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Santa Fe Trail Center Museum a hidden gem
History is on display
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The Santa Fe Trail Center Museum tells the story of the Santa Fe Trail route and explorers, trappers and traders that goes back to the time of the American Indians in Kansas. - photo by JIM MISUNAS Great Bend Tribune


LARNED — The creation of the Santa Fe Route started with the explorers, trappers, and traders along with the American Indians. The present Santa Fe Trail Center Museum tells the civilian story while the fort gives the military history. The civilian story blends into the settlement era long after the fort’s military history.
Today, many families in Pawnee and surrounding counties have deep roots going back to the original settlers. The Santa Fe Trail Center Museum is dedicated to preserving this complex, dual story line.
The artifacts from so long ago have been gathered for future generations to see so that they can understand the history of these early residents. The museum possesses thousands of three dimensional items and thousands more photographs and paper records.
Every single item has been donated by families who value their heritage. And donations continue flood in yearly.
In today’s world, even in rural Kansas, many do not make the effort to step back and look at the past. What better way to teach the younger generation to be appreciative and grateful for its lifestyle.
There are valuable life lessons to be learned by understanding the importance of having goals, persevering hardships and working hard.
The museum is a non-profit organization owned by the members of the Fort Larned Historical Society, and operated by a board of volunteer members.
 It relies on contributions and membership fees. Several levels of membership are offered from individual starting at $30. And unfortunately, the membership base and the ensuing financial support is shrinking.
The museum is funded by contributions, memberships and attendance. School group attendance has diminished due to funding problems, and the original Jordaan Foundation funds have dried up.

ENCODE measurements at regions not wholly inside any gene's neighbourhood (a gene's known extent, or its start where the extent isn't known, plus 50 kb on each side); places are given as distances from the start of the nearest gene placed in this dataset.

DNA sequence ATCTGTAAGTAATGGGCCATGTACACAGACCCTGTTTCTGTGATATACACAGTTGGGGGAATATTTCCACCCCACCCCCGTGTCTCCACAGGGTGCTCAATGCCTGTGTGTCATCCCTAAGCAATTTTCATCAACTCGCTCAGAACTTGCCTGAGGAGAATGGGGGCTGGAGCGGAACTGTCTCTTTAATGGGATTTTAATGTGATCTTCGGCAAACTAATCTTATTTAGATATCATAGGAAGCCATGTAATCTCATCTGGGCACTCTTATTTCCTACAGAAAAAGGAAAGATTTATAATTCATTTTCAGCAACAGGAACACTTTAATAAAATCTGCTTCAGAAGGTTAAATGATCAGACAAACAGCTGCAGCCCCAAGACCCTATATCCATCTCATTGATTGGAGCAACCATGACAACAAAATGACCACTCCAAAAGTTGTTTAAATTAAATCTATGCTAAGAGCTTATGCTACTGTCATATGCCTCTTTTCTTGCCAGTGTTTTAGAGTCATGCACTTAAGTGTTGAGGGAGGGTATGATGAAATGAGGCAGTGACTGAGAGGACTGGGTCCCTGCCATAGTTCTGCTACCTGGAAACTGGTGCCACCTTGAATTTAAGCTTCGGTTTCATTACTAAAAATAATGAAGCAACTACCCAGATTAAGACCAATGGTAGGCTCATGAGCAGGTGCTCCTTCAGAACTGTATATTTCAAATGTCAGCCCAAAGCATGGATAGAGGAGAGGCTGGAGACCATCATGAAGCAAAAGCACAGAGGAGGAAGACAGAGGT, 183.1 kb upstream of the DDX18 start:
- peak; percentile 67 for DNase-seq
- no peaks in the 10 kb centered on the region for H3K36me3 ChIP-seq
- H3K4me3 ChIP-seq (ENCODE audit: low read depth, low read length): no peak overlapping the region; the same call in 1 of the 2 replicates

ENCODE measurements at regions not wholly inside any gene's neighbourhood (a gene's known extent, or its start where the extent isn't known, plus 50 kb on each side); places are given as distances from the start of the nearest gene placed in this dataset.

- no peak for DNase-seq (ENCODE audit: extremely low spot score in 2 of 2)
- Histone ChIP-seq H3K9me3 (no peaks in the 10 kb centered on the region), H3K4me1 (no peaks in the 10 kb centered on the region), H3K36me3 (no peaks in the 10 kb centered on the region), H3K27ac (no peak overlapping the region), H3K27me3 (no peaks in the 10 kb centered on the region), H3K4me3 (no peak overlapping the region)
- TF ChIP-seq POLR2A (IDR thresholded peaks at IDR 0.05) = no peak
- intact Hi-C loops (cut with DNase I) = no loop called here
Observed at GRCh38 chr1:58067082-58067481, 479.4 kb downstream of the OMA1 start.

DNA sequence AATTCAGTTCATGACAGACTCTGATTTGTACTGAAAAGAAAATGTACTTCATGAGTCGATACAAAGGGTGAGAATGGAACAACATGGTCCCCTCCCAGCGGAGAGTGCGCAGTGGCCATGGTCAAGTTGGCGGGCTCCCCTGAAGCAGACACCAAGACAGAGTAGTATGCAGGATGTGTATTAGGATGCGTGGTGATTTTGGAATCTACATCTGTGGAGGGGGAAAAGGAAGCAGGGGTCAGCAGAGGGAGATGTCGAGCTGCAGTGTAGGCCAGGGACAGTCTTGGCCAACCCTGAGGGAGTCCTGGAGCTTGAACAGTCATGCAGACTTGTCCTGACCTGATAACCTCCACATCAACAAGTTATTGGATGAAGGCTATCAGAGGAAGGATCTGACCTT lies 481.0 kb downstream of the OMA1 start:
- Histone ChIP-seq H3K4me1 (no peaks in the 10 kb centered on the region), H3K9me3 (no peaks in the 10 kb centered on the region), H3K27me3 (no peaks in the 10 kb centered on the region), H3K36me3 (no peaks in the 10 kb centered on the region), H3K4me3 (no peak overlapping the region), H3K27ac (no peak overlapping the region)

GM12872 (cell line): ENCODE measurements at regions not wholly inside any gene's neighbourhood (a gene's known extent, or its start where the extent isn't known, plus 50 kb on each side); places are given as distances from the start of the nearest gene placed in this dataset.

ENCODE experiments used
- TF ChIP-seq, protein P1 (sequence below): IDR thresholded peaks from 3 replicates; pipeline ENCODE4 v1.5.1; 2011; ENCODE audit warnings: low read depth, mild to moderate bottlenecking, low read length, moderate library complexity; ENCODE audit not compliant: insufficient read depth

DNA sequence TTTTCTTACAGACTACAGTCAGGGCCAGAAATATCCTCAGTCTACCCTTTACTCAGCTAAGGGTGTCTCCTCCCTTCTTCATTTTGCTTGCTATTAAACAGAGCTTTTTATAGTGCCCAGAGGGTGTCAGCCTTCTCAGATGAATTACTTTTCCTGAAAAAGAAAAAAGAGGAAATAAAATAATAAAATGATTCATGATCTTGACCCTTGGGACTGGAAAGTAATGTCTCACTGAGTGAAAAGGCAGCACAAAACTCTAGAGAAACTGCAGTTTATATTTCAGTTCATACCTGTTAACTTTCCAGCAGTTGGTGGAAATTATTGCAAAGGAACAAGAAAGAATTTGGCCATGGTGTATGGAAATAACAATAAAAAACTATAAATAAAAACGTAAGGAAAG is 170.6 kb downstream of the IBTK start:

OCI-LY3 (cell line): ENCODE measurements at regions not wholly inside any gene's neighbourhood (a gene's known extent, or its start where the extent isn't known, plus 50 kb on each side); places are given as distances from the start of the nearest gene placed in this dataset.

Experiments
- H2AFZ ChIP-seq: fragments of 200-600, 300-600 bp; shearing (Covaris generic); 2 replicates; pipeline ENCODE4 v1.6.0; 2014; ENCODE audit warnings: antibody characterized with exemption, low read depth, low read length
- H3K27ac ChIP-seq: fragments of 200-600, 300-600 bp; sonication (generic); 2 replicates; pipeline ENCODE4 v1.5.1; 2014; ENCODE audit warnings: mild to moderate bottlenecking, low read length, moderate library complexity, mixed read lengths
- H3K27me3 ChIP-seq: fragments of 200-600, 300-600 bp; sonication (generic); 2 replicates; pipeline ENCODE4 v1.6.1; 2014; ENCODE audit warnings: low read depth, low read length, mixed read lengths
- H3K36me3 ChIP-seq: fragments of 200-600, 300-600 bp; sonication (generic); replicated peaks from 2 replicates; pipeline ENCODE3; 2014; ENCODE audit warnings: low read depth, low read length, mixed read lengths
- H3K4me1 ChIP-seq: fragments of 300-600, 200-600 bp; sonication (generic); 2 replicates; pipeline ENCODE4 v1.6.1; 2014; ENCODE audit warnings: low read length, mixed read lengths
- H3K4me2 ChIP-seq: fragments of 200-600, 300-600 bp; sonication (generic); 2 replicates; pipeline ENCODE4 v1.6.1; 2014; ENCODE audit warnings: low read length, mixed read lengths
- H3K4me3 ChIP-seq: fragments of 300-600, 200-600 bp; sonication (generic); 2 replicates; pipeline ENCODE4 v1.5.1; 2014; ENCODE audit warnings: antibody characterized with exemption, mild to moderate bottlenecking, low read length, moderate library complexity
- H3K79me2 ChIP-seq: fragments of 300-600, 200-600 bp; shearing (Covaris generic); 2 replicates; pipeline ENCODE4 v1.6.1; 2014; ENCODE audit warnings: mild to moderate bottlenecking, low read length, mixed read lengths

It’s a sign of the times.
The museum is staffed by two full-time and two half-time employees. Salaries are minimal and there are no benefits. Even volunteers are fewer. But hope and a positive attitude keeps the workers on task.
The complex includes nine buildings, 10 acres, and thousands of artifacts to care for. The volunteers and small staff loves history, or the mission would cease to exist.
The Tired Iron Show in October is a family event, and a multi-faceted educational opportunity for today’s children to learn about the progression of agriculture and their heritage in this part of the country.
May 2 was the Third Annual Family Kite Fly event. Free kite kits are given to the youngsters so that they can learn to fly a kite. Attendees bring their own kites or buy from a vendor on the grounds. There is always a kite history lesson, competition, games, and prizes, free popcorn, and of course, a tour of the museum grounds.
The Sizzlin Summer Shindig in August focuses on children in the grade school level .Such events as face painting, crafts, games, races, live animals, and a free hot dog lunch are only some of the offerings.
Bev Howell, volunteer and member of the board, remarked, “This museum is a treasure that the citizenry needs to consider. I’m sure that the locals forget about it. I might add that we need them!”
Howell said there are several ways to keep the museum’s doors open.
• Become a historical society member.
• Make a donation to the fund drive.
• Attend the special events.
• Bring visiting friends or family to the museum.
• Volunteer to help with an event or a long-term project
• Invite others to be involved.
For information call 620-285-2054 or go to the website: and be a friend of the museum on Facebook.